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[Bug 1334] no implicit conversion between time zones

From: <bugzilla@wiggum.w3.org>
Date: Thu, 14 Jul 2005 07:44:25 +0000
To: public-qt-comments@w3.org
Message-Id: <E1DsyOP-00066v-9I@wiggum.w3.org>


------- Additional Comments From duerst@it.aoyama.ac.jp  2005-07-14 07:44 -------
(In reply to comment #8)
> OK, let's looks at the four ideas that Andrew put on the table:

> The main problem with A is that with many comparisons, one of the operands is
> current-date(). It doesn't seem reasonable that
> current-date() gt xs:date('2000-01-01') 
> should be an error on the grounds that current-date() has a timezone and the
> other date doesn't. 99% of users would be amazed to discover that dates are
> allowed to have timezones anyway.

Agreed. It really doesn't make much sense. During the XML Schema
discussion, I proposed to have only a restricted set of (sub-)types,
and I think I left out dates-with-timezones explicitly.

>Providing additional functions to return the
> current date/time without a timezone gets ridiculous.

Well, no, having a function that returns the date with a timezone
in the first time might be called ridiculus. The situation can
easily be fixed: Have current-date() return the date without a
timezone. That alone will take care of most of the problems.
For those people who think that a date needs a timezone, something
like current-date-with-timezone() can be added at low additional
implementation cost, if considered necessary.

> B would be nice if Schema had done it this way in the first place, but they
> didn't. We want queries to work with existing documents and schemas, we don't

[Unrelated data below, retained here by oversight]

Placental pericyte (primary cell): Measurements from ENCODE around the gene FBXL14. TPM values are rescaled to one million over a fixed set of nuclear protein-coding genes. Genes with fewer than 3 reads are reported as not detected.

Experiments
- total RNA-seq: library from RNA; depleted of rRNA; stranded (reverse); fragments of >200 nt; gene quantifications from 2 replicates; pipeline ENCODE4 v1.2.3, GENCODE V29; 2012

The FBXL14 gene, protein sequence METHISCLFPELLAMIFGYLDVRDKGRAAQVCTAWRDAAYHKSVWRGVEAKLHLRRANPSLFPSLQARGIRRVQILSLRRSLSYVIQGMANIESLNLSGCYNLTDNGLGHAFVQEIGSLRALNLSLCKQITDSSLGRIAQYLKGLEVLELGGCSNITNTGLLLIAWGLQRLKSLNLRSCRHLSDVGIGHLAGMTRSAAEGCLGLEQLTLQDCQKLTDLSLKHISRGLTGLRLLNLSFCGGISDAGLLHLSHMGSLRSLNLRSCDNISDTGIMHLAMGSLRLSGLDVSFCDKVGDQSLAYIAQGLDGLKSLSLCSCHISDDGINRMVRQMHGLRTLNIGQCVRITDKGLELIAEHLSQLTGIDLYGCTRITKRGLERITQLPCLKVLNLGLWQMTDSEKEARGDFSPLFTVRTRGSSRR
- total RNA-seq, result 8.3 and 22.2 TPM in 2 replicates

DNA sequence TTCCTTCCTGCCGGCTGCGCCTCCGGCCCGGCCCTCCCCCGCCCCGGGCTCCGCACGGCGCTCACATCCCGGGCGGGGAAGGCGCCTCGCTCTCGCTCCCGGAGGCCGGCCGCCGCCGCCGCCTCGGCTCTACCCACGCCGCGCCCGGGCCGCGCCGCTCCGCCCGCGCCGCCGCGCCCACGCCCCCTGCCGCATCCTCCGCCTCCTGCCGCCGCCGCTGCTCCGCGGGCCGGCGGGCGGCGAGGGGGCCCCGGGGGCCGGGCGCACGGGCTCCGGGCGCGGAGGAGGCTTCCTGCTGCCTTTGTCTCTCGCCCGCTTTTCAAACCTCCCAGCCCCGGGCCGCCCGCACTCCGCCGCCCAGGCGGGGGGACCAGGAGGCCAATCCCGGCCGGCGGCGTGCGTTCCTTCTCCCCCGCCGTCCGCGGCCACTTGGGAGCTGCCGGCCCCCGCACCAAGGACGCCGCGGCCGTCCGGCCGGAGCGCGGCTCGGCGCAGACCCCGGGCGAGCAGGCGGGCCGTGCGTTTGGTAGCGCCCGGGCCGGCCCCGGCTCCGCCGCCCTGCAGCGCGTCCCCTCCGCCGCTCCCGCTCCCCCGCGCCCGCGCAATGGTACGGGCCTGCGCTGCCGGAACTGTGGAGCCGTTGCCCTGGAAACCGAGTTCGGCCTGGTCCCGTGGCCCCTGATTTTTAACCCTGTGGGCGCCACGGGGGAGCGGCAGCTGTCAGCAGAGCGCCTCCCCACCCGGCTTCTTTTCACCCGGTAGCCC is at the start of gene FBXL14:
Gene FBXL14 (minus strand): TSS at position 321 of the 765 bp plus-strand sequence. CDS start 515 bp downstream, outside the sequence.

> want everyone to have to redesign their data so they can query it. Yes, this is
> the solution we adopted with durations - but they are used far less frequently
> than dates and times.

It would be extremely nice if you did the right thing, given that
you acknowledge that it's the right thing. People who designed their
applications carefully will already have made sure that they
distinguish between timezoned and non-timezoned stuff. Those who
haven't done that will have to do that sooner or later anyway,
either on the schema level or on another (query or application,...).
People who will find the new types will have an easier job designing
there applications in a better (clearer, less buggy, more
interoperable) way.

> C is a subset of the solution we have adopted. We allow the implementation to
> determine what the implicit timezone should be, and Z is one of the options. An
> implementation is even allowed to use Z without giving the user the option to
> choose something different. As someone who happens to live in timezone Z for
> half the year, I would personally be quite happy using an implicit timezone of
> Z, but people from other parts of the world seem to have different preferences.
> There's no intrinsic reason to choose one timezone rather than any other as the
> implicit timezone, so it seems reasonable to allow implementations to make it
> configurable. 

What is it that lets you over and over forget that this is the
World Wide Web Consortium, not the Local My Data Only Consortium?
Of course there is no intrinsic reason to choose one time zone
or another, but there are very strong reasons, and benefits,
to choose a single timezone (as opposed to 'whatever the
implementation or the setting happens to be).

> D is just overly cumbersome. Again, given the example 
> current-date() gt xs:date('2000-01-01') 
> forcing users to tell us what timezone they had in mind is just plain unfriendly.

For that specific case, I fully agree. But that can be easily
fixed, and in general, it's better to make sure the users are
aware of the problem than to let them stumble.

Regards,   Martin.
Received on Thursday, 14 July 2005 07:44:27 UTC

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